• I’m just using the narcissus decompiler to regenerate the source from the parse tree. Narcissus is also behind the “beautify” button.

        Narcissus has a tendency to add a little more parentheses than strictly necessary. And if you hit the beautify button twice you’ll see even more parentheses. It was probably written by a LISP programmer :-)

        Bruno

      • Dad says:

        ha! Funny! (LISP programmer). Ok. Glad to hear JavaScript doesn’t _actually_ need all those parens… was starting to think I maybe didn’t want to use node.js after all… :-P

  10. Pingback: Streamlined asynchronous Javascript, with Bruno Jouhier – State of Code

  11. chrisjacob says:

    Really well written post and streamline.js looks like a really well thought out solution. I’m relatively new to JavaScript and want to dive into Node – and all that callback noise and asynchronous thinking is absolutely confusing to newbies.

    Your guiding rule of “Replace all callbacks by an underscore and write your code as if all functions were synchronous.” was music to my ears. I’ll be following your project and hope to get my hands dirty with it sometime soon.

    Keep up the great work and also this awesome blog posts – it’s people like you that really make programming a wonderful profession to be in.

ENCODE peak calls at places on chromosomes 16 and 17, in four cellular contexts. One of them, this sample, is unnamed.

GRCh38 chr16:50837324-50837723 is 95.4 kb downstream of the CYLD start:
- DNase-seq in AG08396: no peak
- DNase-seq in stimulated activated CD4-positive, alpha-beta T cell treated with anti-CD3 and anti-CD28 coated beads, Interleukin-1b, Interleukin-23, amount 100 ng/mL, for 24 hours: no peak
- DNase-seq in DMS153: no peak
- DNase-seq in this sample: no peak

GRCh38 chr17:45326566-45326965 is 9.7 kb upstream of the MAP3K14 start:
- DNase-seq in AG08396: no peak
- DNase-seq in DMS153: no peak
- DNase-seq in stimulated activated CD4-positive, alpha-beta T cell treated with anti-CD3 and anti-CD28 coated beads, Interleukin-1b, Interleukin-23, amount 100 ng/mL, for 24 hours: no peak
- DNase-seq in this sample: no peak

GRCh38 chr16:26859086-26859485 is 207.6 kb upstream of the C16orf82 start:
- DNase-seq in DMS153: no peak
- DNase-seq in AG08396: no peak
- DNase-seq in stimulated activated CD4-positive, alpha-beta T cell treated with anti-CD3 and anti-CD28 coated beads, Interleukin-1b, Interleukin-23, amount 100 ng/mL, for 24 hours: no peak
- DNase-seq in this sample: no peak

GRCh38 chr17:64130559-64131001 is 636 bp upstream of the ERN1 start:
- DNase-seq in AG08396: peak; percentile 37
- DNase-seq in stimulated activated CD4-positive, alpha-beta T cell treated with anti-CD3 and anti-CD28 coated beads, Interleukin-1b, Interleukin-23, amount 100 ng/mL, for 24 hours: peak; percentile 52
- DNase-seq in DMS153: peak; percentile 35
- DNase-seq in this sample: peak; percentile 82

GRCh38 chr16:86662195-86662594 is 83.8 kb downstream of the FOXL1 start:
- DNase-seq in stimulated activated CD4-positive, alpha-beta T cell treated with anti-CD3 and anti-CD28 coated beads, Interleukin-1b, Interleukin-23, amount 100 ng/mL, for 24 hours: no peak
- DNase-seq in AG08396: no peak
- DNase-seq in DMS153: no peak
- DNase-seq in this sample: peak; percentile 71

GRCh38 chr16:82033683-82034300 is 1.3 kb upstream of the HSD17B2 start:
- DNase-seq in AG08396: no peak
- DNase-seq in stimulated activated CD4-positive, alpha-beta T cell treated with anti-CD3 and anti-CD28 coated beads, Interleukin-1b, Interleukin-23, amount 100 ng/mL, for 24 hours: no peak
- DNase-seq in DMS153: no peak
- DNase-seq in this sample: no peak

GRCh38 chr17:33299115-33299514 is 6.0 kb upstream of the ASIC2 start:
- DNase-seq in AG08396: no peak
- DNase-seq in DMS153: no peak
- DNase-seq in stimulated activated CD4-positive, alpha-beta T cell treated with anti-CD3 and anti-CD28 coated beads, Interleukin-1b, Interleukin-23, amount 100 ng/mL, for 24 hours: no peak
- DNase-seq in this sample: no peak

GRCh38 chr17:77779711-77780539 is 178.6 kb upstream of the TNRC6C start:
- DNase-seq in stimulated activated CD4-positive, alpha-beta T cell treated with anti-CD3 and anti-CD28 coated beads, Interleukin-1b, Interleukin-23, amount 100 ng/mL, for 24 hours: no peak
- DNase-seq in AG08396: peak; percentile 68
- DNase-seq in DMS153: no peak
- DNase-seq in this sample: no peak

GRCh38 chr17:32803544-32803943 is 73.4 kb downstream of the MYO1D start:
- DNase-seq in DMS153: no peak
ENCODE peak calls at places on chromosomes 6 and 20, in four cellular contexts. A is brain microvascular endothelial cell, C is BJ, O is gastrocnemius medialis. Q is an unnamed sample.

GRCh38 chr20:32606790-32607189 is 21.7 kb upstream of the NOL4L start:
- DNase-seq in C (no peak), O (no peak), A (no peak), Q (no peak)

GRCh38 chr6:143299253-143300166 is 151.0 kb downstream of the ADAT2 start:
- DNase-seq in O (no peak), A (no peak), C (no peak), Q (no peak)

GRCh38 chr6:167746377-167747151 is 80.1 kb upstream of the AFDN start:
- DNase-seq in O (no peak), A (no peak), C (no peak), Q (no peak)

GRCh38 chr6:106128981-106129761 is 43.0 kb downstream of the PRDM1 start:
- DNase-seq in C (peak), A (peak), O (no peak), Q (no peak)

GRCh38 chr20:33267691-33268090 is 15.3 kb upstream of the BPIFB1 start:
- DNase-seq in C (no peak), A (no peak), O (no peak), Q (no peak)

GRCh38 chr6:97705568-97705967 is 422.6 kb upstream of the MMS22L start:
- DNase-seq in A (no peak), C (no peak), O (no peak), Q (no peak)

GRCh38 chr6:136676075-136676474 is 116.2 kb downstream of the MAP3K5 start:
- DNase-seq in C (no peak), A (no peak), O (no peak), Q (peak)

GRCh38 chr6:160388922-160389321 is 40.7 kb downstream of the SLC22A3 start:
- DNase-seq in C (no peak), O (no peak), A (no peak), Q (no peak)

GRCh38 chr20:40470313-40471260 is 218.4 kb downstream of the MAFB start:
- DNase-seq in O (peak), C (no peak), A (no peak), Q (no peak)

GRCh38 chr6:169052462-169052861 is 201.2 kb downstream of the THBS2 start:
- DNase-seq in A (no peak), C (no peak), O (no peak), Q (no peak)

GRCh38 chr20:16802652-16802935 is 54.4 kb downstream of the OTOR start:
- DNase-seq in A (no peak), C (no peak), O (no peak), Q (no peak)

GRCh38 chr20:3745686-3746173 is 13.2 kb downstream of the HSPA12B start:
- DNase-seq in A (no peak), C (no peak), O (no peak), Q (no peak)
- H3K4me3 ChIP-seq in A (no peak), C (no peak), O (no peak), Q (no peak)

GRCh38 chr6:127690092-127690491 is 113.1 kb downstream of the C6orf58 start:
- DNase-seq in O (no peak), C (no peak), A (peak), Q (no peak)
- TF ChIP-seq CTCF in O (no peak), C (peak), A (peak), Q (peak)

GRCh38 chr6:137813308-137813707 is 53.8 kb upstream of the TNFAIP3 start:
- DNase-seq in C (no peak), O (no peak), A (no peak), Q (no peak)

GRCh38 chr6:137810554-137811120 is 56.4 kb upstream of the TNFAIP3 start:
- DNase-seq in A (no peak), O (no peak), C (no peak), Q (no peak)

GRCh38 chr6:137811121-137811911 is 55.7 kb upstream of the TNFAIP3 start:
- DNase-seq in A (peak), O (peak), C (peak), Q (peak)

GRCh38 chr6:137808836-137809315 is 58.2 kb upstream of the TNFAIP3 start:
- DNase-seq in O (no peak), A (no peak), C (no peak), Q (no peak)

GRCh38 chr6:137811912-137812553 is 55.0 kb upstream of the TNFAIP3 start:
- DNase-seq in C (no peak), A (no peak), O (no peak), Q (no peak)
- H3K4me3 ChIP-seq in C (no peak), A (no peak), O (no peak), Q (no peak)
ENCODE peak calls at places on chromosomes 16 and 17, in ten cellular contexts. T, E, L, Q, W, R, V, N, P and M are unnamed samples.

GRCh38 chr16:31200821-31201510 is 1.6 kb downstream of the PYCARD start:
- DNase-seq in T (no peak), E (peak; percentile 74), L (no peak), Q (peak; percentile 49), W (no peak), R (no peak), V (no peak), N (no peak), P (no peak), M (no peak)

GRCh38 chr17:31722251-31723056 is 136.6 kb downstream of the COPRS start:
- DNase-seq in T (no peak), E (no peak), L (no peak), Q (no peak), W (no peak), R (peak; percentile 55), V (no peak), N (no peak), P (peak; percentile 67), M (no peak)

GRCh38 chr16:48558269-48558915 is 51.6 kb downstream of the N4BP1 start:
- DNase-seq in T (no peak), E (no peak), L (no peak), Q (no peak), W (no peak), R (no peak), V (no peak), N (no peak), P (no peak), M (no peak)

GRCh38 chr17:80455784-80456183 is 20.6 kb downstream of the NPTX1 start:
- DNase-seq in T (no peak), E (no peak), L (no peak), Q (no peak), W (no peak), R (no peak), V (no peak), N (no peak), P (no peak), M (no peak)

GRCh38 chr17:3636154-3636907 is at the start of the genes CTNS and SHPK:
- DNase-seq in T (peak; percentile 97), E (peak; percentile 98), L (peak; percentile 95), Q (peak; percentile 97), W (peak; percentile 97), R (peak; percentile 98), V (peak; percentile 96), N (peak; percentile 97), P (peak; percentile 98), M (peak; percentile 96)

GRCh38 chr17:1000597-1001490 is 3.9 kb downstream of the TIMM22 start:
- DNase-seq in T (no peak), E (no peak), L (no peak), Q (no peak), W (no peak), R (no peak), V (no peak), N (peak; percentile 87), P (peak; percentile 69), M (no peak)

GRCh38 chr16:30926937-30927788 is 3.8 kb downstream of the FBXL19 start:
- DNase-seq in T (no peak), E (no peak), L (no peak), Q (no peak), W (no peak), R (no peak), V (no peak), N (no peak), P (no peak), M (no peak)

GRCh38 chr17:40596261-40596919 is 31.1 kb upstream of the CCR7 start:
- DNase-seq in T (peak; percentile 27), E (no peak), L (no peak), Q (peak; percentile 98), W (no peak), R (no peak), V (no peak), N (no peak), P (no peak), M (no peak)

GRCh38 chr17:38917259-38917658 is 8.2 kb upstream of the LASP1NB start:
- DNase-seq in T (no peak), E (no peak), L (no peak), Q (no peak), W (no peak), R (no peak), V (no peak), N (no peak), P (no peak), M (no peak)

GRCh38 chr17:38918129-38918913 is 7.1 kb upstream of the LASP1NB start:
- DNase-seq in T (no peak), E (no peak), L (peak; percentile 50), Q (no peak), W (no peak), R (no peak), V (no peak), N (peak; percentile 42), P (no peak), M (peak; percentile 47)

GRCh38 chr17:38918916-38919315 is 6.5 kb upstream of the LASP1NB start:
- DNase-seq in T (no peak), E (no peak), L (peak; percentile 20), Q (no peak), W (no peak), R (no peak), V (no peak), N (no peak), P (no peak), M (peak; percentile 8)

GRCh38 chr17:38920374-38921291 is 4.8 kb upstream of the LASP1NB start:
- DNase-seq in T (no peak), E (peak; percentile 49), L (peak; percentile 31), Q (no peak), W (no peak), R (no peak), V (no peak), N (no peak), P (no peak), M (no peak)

- Chris

  12. Pingback: A Node.js Experiment: Thinking Asynchronously, Using Recursion to Calculate the Total File Size in a Directory « Procbits

  13. Steven Garcia says:

    Very interesting solution you have here – glad to see you are still actively working on it. I am curious what your opinion is of async https://github.com/caolan/async – seems like the most commonly used tool to address the callback issue, even though it is decidedly more complex than your proposal

    • Yes, I know caolan/async. It is a very clever piece of work and probably the best “library” for async programming.

      But, no matter how clever it is, a pure JS library will never be able to solve the “topological” issue that I tried to describe in my last post. It cannot transfer the conn variable from the inner scope to the outer scope. If an async call returns a value through a callback, there is nothing a library can do to avoid the callback. You need extra power to solve this problem: either a fiber or coroutine library with a yield call, a CPS transform like streamline, or direct support from the language (a yield operator).

      I tried various libraries before writing streamline. But they left me frustrated because 1) they only solved part of the problem (the level of “callback noise” was still too high) and 2) I found it overwhelming to have to learn so much API to do control flow when the language is supposed to provide it, and to have to give an “async API training” to every developer in the team.

  14. Pingback: Asynchronous Javascript – the tale of Harry « async I/O News

  15. Julian Knight says:

    Wow! Great explanation – thanks.
    It has been really useful to me to see the journey your (not so?) mythical programmer took – of course, it is mirroring my own experiences & has helped to provide a shortcut!
    Like most things in JavaScript land, it took me several reads and considerable experimentation before I “got” what you were saying but I think I’ve got there. I was going to start using the async library but I think that I’m going to give yours a go as you’ve suggested to others to see if it resolves real-world issues.